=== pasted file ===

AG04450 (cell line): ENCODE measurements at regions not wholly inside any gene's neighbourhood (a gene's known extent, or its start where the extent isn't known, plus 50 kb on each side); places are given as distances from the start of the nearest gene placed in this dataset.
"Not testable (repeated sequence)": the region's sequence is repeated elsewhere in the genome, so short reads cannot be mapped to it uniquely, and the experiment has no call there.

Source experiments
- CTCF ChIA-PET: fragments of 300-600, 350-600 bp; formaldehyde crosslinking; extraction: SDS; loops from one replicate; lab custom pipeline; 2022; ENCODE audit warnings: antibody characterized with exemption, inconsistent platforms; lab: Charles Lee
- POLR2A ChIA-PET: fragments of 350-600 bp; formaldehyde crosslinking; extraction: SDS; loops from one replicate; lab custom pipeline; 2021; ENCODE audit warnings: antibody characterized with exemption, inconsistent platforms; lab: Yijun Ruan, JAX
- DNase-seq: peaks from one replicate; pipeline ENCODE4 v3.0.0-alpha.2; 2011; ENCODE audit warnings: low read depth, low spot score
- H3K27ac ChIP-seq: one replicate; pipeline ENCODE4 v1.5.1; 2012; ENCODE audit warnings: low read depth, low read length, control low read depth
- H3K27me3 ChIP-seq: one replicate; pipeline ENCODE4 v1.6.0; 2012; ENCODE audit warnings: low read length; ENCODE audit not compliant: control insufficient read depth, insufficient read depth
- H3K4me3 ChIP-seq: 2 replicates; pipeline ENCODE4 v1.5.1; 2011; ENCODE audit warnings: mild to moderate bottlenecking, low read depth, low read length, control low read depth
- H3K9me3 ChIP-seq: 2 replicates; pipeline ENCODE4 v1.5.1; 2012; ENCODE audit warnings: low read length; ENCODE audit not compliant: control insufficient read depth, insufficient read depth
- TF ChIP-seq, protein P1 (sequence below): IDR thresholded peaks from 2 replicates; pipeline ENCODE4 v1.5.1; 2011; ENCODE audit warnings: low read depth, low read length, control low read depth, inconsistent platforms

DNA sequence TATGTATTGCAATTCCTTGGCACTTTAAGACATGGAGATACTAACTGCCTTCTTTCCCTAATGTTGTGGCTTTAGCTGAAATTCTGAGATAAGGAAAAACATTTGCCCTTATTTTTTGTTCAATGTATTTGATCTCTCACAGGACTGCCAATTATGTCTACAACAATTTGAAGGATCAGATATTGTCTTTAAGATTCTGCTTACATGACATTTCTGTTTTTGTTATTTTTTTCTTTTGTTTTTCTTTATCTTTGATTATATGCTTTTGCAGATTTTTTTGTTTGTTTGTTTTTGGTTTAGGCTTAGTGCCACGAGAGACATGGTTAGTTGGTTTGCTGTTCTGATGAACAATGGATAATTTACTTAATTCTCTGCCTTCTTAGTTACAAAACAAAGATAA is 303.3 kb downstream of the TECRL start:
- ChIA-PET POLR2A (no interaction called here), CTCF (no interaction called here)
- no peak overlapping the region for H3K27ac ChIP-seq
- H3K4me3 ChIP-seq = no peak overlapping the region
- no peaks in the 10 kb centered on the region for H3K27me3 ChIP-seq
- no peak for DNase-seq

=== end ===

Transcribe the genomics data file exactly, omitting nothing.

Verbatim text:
AG04450 (cell line): ENCODE measurements at regions not wholly inside any gene's neighbourhood (a gene's known extent, or its start where the extent isn't known, plus 50 kb on each side); places are given as distances from the start of the nearest gene placed in this dataset.
"Not testable (repeated sequence)": the region's sequence is repeated elsewhere in the genome, so short reads cannot be mapped to it uniquely, and the experiment has no call there.

Source experiments
- CTCF ChIA-PET: fragments of 300-600, 350-600 bp; formaldehyde crosslinking; extraction: SDS; loops from one replicate; lab custom pipeline; 2022; ENCODE audit warnings: antibody characterized with exemption, inconsistent platforms; lab: Charles Lee
- POLR2A ChIA-PET: fragments of 350-600 bp; formaldehyde crosslinking; extraction: SDS; loops from one replicate; lab custom pipeline; 2021; ENCODE audit warnings: antibody characterized with exemption, inconsistent platforms; lab: Yijun Ruan, JAX
- DNase-seq: peaks from one replicate; pipeline ENCODE4 v3.0.0-alpha.2; 2011; ENCODE audit warnings: low read depth, low spot score
- H3K27ac ChIP-seq: one replicate; pipeline ENCODE4 v1.5.1; 2012; ENCODE audit warnings: low read depth, low read length, control low read depth
- H3K27me3 ChIP-seq: one replicate; pipeline ENCODE4 v1.6.0; 2012; ENCODE audit warnings: low read length; ENCODE audit not compliant: control insufficient read depth, insufficient read depth
- H3K4me3 ChIP-seq: 2 replicates; pipeline ENCODE4 v1.5.1; 2011; ENCODE audit warnings: mild to moderate bottlenecking, low read depth, low read length, control low read depth
- H3K9me3 ChIP-seq: 2 replicates; pipeline ENCODE4 v1.5.1; 2012; ENCODE audit warnings: low read length; ENCODE audit not compliant: control insufficient read depth, insufficient read depth
- TF ChIP-seq, protein P1 (sequence below): IDR thresholded peaks from 2 replicates; pipeline ENCODE4 v1.5.1; 2011; ENCODE audit warnings: low read depth, low read length, control low read depth, inconsistent platforms

DNA sequence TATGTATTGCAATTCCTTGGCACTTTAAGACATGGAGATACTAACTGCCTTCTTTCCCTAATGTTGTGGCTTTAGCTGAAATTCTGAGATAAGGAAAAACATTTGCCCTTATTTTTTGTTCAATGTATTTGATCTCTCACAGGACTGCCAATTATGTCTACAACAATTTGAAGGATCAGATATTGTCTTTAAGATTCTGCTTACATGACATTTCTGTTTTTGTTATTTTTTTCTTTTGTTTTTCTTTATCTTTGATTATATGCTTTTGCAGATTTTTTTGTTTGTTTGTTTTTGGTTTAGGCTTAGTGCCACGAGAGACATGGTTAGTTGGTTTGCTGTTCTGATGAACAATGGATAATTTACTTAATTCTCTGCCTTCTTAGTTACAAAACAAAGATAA is 303.3 kb downstream of the TECRL start:
- ChIA-PET POLR2A (no interaction called here), CTCF (no interaction called here)
- no peak overlapping the region for H3K27ac ChIP-seq
- H3K4me3 ChIP-seq = no peak overlapping the region
- no peaks in the 10 kb centered on the region for H3K27me3 ChIP-seq
- no peak for DNase-seq